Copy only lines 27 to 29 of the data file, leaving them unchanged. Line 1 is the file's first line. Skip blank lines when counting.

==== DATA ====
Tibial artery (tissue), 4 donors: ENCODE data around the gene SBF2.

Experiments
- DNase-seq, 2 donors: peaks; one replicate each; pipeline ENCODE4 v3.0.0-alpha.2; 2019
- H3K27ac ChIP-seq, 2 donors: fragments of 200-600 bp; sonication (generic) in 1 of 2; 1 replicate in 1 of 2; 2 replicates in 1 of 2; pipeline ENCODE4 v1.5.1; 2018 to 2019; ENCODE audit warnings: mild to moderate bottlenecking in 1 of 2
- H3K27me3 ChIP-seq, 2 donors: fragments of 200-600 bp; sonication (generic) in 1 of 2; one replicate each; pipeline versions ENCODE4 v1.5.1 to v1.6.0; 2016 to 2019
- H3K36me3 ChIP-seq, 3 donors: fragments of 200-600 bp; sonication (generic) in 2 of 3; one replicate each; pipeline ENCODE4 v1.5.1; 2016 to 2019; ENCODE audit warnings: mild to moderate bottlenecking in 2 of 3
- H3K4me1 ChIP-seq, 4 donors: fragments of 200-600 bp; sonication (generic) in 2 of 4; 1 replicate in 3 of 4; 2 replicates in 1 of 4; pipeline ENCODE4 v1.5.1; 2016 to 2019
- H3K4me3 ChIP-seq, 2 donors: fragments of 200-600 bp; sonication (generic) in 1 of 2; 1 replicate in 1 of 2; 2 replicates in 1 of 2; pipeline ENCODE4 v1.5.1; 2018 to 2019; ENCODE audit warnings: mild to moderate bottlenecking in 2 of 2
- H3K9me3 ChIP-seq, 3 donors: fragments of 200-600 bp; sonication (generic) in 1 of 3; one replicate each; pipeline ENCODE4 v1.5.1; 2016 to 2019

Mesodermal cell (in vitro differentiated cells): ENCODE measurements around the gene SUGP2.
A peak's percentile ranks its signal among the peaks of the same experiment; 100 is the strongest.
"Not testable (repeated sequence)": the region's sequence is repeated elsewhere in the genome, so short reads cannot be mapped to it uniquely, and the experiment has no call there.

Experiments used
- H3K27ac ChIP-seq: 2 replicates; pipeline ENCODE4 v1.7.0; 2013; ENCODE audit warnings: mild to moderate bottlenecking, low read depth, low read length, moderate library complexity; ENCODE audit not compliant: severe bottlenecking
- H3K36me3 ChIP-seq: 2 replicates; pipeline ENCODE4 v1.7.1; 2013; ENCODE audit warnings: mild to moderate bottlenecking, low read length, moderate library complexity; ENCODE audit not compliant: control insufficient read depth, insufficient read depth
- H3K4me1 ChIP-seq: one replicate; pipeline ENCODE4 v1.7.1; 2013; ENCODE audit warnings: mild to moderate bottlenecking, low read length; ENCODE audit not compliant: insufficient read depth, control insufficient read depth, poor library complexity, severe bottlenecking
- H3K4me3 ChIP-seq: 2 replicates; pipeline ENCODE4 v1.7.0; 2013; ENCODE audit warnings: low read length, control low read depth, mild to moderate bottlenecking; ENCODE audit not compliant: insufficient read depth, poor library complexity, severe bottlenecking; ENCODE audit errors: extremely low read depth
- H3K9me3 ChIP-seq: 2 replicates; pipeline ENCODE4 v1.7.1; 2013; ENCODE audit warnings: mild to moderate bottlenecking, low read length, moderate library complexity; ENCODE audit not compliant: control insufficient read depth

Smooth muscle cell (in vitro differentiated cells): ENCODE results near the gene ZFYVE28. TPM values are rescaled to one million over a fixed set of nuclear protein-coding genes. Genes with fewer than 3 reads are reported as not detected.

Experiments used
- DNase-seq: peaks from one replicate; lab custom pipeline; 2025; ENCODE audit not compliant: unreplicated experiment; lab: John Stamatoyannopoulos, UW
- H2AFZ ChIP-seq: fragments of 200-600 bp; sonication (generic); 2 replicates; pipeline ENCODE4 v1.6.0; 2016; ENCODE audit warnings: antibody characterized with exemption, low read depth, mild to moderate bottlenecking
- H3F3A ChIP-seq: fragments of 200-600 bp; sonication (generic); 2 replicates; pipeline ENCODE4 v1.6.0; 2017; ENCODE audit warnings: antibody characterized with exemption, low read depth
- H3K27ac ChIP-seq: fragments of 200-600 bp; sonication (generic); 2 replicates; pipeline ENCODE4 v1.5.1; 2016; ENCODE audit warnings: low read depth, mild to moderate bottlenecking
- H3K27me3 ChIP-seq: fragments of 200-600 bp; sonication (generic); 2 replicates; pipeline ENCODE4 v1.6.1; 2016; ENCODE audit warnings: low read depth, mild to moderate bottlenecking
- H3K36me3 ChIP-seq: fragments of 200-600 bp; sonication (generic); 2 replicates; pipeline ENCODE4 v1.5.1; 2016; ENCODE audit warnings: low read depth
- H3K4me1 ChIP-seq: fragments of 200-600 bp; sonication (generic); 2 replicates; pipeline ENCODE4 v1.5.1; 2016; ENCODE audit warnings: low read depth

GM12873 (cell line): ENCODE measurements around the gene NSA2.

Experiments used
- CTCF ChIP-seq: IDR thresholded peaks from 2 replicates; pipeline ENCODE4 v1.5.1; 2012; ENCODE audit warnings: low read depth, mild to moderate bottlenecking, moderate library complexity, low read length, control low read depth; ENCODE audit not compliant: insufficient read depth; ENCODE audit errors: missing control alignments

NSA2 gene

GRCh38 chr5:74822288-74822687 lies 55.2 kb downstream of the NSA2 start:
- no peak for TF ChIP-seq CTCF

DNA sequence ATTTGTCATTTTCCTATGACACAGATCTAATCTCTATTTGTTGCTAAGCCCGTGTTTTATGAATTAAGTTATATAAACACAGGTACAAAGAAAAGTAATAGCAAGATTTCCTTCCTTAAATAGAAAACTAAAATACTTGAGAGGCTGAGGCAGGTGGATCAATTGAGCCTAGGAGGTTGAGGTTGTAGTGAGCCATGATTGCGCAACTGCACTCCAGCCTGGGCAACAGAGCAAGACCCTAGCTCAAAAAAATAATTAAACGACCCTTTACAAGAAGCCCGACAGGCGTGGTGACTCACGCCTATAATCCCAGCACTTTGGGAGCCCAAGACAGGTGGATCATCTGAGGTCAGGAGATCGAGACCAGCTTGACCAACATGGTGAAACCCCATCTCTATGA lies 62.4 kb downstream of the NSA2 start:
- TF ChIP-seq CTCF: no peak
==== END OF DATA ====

- H3K4me1 ChIP-seq: fragments of 200-600 bp; sonication (generic); 2 replicates; pipeline ENCODE4 v1.5.1; 2016; ENCODE audit warnings: low read depth

GM12873 (cell line): ENCODE measurements around the gene NSA2.

Experiments used